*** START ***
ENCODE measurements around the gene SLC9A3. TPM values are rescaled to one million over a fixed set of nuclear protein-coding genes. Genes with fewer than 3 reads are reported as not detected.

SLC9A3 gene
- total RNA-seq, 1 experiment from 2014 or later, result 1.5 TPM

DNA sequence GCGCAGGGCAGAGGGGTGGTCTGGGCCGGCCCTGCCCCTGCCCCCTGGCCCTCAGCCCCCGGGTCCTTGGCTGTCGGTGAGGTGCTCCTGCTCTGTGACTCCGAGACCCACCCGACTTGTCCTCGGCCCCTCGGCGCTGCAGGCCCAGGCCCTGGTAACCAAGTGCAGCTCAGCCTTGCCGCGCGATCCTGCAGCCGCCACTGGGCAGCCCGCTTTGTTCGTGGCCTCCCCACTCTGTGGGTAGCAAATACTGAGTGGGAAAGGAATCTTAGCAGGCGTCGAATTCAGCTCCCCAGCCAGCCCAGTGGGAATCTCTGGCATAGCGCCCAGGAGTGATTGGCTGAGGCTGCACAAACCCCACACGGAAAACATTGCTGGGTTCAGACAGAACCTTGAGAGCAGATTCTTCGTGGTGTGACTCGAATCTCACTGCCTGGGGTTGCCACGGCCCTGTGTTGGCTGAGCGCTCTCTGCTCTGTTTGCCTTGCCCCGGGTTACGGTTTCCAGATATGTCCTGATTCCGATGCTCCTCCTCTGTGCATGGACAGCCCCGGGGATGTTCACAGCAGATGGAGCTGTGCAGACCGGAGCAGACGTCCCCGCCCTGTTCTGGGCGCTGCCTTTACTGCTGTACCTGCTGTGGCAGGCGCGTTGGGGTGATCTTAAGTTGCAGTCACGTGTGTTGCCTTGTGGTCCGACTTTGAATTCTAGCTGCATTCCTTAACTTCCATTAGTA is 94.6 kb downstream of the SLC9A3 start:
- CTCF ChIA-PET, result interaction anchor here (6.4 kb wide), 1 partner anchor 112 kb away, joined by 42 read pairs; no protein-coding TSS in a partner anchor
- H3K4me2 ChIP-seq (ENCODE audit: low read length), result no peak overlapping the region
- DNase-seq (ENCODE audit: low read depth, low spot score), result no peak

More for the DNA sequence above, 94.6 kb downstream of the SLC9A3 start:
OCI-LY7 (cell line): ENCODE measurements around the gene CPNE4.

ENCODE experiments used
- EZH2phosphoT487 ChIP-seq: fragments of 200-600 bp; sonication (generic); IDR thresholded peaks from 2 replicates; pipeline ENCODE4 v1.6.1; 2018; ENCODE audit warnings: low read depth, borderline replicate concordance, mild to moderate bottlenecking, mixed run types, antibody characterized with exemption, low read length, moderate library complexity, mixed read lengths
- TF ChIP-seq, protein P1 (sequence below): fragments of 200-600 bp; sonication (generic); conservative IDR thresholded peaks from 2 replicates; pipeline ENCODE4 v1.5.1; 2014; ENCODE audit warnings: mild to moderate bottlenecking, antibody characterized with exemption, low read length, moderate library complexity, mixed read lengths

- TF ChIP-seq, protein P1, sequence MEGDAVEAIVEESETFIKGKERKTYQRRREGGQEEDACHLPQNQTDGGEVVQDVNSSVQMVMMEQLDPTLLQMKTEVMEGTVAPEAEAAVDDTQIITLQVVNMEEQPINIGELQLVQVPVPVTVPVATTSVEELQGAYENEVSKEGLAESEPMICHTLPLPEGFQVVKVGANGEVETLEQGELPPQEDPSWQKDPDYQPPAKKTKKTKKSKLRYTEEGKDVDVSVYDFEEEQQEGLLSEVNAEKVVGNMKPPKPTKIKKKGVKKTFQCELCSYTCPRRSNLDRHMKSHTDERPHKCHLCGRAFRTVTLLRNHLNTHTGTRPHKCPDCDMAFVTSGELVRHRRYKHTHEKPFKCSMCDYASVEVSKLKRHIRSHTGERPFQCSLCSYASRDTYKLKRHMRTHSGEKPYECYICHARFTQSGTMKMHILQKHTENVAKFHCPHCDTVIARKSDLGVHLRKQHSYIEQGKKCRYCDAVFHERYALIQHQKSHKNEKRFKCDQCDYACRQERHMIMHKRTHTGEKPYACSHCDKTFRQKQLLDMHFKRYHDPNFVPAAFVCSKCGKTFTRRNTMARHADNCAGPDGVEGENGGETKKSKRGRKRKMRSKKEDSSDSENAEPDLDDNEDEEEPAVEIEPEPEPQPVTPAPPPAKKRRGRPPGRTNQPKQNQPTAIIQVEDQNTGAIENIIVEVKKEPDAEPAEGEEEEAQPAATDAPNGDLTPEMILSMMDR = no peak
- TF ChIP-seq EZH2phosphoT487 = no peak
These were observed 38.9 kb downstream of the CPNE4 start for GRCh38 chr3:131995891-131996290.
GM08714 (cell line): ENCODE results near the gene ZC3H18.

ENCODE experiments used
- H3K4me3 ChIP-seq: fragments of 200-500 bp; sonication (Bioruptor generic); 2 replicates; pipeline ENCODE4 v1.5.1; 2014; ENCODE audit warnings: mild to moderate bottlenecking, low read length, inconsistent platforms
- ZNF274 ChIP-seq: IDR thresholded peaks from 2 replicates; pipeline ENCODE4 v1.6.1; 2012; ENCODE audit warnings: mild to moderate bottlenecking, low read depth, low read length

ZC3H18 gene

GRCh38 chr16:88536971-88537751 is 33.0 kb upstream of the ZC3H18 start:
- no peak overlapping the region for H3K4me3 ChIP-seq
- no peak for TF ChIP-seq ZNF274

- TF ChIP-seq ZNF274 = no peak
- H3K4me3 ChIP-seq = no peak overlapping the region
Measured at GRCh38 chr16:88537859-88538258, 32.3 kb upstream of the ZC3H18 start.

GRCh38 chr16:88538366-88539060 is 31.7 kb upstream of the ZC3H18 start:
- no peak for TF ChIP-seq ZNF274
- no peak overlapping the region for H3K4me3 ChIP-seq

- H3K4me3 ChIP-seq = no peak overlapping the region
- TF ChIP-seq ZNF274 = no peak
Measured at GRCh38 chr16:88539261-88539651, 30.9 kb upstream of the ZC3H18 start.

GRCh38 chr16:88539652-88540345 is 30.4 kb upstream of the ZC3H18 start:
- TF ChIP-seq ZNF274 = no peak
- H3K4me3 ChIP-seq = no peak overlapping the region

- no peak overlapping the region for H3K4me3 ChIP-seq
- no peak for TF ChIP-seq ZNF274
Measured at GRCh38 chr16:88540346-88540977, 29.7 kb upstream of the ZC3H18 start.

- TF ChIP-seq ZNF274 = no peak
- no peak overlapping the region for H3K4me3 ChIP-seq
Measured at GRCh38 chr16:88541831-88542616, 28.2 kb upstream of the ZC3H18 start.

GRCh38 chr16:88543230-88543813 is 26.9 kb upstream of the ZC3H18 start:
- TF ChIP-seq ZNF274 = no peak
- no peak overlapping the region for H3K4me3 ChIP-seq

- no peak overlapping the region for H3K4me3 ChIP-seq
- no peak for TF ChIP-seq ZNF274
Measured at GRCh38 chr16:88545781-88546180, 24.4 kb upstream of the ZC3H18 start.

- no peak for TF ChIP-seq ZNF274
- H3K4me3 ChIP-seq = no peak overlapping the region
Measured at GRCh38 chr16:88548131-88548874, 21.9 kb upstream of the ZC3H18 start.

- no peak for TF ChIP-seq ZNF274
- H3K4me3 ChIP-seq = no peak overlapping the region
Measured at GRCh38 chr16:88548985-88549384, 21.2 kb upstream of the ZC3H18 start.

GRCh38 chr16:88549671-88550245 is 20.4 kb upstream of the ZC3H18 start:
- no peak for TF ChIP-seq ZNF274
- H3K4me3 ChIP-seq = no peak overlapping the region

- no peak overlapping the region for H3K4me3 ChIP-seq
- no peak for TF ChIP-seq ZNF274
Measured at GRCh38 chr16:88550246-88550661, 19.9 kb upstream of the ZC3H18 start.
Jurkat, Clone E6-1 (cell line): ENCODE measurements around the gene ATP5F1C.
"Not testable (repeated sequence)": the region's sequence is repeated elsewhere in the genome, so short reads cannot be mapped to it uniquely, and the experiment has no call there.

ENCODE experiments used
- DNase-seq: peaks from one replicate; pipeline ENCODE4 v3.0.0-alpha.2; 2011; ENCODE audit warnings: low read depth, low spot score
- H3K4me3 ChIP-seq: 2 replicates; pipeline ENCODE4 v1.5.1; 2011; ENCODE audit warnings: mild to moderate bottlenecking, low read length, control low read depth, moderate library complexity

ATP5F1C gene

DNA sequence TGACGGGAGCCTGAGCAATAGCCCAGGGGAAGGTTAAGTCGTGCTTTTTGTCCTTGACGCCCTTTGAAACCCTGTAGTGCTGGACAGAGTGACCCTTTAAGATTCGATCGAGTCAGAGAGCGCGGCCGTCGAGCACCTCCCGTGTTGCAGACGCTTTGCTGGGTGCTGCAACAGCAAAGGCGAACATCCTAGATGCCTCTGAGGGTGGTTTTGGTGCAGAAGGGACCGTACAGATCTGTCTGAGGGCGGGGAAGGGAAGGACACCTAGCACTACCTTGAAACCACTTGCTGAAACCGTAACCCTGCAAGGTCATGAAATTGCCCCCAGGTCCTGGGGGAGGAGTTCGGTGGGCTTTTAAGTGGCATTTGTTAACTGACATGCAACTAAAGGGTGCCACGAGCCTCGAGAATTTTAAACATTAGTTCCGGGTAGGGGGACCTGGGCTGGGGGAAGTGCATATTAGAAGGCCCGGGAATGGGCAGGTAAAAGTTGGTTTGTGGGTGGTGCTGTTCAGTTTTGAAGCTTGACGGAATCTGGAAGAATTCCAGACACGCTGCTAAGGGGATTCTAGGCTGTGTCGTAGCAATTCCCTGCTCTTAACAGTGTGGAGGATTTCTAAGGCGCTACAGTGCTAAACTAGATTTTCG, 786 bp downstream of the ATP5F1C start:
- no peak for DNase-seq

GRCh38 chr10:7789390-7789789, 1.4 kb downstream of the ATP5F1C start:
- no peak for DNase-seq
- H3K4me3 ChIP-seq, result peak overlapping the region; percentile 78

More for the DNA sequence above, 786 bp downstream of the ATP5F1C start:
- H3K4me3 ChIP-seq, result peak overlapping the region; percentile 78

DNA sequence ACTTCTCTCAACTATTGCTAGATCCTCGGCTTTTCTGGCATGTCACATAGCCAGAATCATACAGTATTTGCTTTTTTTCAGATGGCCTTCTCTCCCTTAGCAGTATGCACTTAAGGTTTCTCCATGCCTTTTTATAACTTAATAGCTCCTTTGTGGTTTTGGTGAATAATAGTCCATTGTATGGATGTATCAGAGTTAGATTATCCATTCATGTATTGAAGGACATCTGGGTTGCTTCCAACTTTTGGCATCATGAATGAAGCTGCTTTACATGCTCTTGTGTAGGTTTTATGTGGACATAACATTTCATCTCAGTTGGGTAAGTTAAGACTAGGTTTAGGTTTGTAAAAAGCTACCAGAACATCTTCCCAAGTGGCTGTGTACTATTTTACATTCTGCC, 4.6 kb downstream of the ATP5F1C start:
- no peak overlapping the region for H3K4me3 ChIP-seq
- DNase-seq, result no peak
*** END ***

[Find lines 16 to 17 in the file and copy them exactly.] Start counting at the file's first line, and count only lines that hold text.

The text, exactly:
GM08714 (cell line): ENCODE results near the gene ZC3H18.

ENCODE experiments used